Data Types: `single` | `double`

Classification scores, specified as a numeric matrix or a cell array of numeric matrices.

For details, see the input argument `Scores`, which sets this property.

Note

If you specify the `ApplyCostToScores` name-value argument as `true`, the software stores the transformed scores `S*(-C)`, where the scores `S` are specified by the `Scores` argument, and the misclassification cost matrix `C` is specified by the `Cost` name-value argument. (since R2024a)

Data Types: `single` | `double` | `cell`

Observation weights, specified as a numeric vector of positive values or a cell array containing numeric vectors of positive values.

For details, see the `Weights` name-value argument, which sets this property.

Data Types: `single` | `double` | `cell`

Object Functions

 `addMetrics` Compute additional classification performance metrics `average` Compute performance metrics for average receiver operating characteristic (ROC) curve in multiclass problem `plot` Plot receiver operating characteristic (ROC) curves and other performance curves

Examples

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Load a sample of predicted classification scores and true labels for a classification problem.

`load('flowersDataResponses.mat')`

`trueLabels` is the true labels for an image classification problem and `scores` is the softmax prediction scores. `scores` is an N-by-K array where N is the number of observations and K is the number of classes.

```trueLabels = flowersData.trueLabels; scores = flowersData.scores;```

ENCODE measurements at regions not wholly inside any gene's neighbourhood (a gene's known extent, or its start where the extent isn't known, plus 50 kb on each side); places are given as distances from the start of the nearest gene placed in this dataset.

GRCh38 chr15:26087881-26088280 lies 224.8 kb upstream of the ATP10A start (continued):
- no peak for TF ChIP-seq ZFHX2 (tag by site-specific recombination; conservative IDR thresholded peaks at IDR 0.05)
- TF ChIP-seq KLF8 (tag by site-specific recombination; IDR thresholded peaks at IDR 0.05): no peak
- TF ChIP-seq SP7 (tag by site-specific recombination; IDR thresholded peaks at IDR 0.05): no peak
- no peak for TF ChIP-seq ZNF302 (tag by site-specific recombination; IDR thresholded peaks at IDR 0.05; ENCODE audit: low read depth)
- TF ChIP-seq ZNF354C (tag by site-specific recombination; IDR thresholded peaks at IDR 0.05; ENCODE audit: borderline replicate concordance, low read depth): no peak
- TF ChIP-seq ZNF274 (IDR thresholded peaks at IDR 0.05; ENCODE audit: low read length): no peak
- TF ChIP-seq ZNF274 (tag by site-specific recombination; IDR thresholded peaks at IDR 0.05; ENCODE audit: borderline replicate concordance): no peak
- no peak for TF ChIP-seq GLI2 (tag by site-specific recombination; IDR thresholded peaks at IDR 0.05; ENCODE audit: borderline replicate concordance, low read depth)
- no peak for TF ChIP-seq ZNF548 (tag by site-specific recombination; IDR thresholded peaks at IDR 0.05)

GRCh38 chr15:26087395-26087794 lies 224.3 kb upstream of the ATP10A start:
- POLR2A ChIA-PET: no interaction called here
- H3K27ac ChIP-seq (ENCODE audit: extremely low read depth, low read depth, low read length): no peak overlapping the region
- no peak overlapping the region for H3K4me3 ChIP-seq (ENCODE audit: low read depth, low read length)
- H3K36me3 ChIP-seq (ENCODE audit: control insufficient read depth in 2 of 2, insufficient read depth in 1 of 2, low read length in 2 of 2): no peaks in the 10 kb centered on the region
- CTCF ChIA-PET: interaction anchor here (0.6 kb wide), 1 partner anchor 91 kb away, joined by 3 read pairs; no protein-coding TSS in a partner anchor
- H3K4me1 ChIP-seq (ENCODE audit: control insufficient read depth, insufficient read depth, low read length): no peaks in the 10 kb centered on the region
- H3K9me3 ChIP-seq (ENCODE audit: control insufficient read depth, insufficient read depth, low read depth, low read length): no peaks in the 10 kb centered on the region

Load the class names. The column order of `scores` follows the class order stored in c`lassNames`.

`classNames = flowersData.classNames;`

Create a `rocmetrics` object by using the true labels in `trueLabels` and the classification scores in `scores`. Specify the column order of `scores` using `classNames`.

`rocObj = rocmetrics(trueLabels,scores,classNames);`

`rocObj` is a `rocmetrics` object that stores the AUC values and performance metrics for each class in the `AUC` and `Metrics` properties. Display the `AUC` property.

`rocObj.AUC`
```ans = 1x5 single row vector 0.9781 0.9889 0.9728 0.9809 0.9732 ```

Plot the ROC curve for each class.

`plot(rocObj)`

The filled circle markers indicate the model operating points. The legend displays the class name and AUC value for each curve.

Plot the macro average ROC curve.

`plot(rocObj,AverageROCType=["macro"],ClassNames=[])`

Compute the confidence intervals for FPR and TPR for fixed threshold values by using bootstrap samples, and plot the confidence intervals for TPR on the ROC curve by using the `plot` function. This examples requires Statistics and Machine Learning Toolbox™.

Load a sample of true labels and the prediction scores for a classification problem. For this example, there are five classes: daisy, dandelion, roses, sunflowers, and tulips. The class names are stored in `classNames`. The scores are the softmax prediction scores generated using the `predict` function. `scores` is an N-by-K array where N is the number of observations and K is the number of classes. The column order of `scores` follows the class order stored in c`lassNames`.

```load('flowersDataResponses.mat') scores = flowersData.scores; trueLabels = flowersData.trueLabels; predLabels = flowersData.predictedLabels; classNames = flowersData.classNames;```

Create a `rocmetrics` object by using the true labels in `trueLabels` and the classification scores in `scores`. Specify the column order of `scores` using `classNames`. Specify `NumBootstraps` as 100 to use 100 bootstrap samples to compute the confidence intervals.